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Vaccines and LEP Patients

Information and talking points for providers speaking with patients who are reluctant to vaccinate. Includes summarized findings from focus groups Public Health-Seattle & King County held with local Somali community leaders to learn about their attitudes, beliefs and practices regarding vaccination and other culturally tailored information.

Toolkit for community forums addressing vaccine hesitancy in Russian community

This toolkit from WithinReach is designed to provide help in developing a culturally appropriate meeting within the Russian community. Coordinating a meeting for Russian speakers regarding childhood immunizations requires multiple skills, including relationship building, budgeting and decision making. This toolkit is designed to provide the reader with a step by step guide to organizing the meeting. While this is not an exhaustive list of everything that is required, the toolkit does incorporate a few lessons learned and insight into an important health topic that can be controversial within Russian-speaking communities. Included in this toolkit is a background history of vaccine hesitancy among Russian speaking populations, along with references, to provide the reader with greater insight into the topic. Additionally the appendixes provide sample posters, sample surveys in both Russian and English, a menu for the meeting, and introduction points for the presenter.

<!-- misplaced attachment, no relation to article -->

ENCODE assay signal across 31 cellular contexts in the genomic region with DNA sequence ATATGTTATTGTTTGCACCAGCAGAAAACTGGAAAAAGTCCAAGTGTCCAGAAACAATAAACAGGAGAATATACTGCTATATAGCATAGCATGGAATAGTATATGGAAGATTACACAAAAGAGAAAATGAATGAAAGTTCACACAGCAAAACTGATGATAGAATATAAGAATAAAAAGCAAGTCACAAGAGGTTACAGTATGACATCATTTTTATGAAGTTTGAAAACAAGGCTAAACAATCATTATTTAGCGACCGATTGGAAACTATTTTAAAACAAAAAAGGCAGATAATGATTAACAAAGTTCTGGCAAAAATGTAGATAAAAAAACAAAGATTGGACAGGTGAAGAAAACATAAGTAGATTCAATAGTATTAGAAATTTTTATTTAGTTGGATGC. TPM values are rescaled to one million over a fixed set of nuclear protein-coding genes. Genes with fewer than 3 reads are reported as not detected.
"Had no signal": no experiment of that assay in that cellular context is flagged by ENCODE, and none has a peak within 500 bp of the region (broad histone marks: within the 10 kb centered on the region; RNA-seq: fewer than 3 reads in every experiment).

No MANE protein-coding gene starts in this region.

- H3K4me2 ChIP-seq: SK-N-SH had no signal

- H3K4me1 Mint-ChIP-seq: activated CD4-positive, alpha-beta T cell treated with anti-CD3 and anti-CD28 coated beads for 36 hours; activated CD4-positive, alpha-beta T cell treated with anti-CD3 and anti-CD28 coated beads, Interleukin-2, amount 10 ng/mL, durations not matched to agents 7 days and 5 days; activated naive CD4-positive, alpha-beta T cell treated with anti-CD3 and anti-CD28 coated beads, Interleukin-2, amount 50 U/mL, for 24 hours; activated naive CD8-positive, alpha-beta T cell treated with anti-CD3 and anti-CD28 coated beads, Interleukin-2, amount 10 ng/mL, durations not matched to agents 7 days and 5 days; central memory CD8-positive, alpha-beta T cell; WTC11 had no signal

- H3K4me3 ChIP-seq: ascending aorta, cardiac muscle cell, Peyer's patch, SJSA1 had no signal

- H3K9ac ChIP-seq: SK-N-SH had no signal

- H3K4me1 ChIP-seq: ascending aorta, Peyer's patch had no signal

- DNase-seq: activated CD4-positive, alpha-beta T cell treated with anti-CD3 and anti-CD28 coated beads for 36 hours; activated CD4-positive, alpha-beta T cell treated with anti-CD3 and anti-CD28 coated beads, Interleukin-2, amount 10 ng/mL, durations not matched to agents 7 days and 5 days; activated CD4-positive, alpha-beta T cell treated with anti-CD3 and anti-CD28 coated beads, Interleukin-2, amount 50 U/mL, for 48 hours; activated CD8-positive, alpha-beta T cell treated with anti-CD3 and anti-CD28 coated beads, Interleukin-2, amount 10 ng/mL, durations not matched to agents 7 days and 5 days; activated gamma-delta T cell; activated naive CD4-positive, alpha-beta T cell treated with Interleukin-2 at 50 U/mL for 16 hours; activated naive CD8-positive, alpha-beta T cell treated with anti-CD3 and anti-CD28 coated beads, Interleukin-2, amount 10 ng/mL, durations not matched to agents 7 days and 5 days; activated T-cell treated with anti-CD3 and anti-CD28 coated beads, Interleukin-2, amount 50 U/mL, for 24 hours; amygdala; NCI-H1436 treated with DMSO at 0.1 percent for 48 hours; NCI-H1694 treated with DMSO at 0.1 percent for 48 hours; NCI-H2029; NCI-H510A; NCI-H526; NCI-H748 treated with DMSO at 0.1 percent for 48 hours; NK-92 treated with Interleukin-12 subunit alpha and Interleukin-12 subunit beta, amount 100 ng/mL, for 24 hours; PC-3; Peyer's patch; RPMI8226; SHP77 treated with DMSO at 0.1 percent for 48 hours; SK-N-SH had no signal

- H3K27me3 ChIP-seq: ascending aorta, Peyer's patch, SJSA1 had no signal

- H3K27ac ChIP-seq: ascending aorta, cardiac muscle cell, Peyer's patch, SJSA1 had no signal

Toolkit for Community Forums Addressing Vaccine Hesitancy

Somali Attitudes, Beliefs and Practices Regarding Vaccination

The cultural or religious issues can be complex and varied.  In 2011 Public Health Seattle King County held focus groups with local Somali community leaders to learn about their attitudes, beliefs and practices regarding vaccination.  Some preliminary findings indicate there may be: 1) concern about vaccines containing porcine gelatin (consumption of pork or pork products is not Halal meaning not permissible according to Islamic law) (there are many vaccines which do not contain porcine gelatin); 2) lack of familiarity with the concept of preventive health care; 3) some belief in a link between vaccines and autism-like disorders; and 4) some disbelief in the seriousness of influenza.  In the Somali language, there is no word for “influenza” or “flu”, and the closest translation is “hargabka” which means “cough” or “cold”.  

View the 2 page summary: Vaccination Hesitancy in the Somali Community

See also:Discussing Measles and MMR Vaccine with Your Somali Patients
Brief article by Dr. Anisa Ibrahim presenting background information and recommendations relevant to facilitating conversation with Somali patients about measles and MMR vaccine, including addressing concerns related to misinformation about link between MMR and autism.

Talking Points For Discussing Flu Vaccine With Patients

Taking time to talk with patients about their reluctance to vaccinate will likely be more effective than written materials. There are several talking points that might be useful when encountering resistance to vaccination,including:

  • The importance of protecting family members since it is the young, pregnant women, and the elderly who are most vulnerable.  HMC’s Dr. John Lynch recently told Community House Call’s community advisory board that keeping younger people from getting ill will keep older people more healthy.  
  • HMC’s Dr. Carey Jackson suggests that the closest illness to the experience of the flu for many from sub-Saharan Africa is a bout of malaria with fevers, shaking chills, headaches, photophobia, nausea, myalgias, arthralgias and vomiting. Likening flu to an episode like this rather than a cold may get more people’s attention.
  • Patients may say "I got the shot and still got the flu” largely because they had some viral syndrome with fevers and don't realize the flu is usually an order of magnitude worse.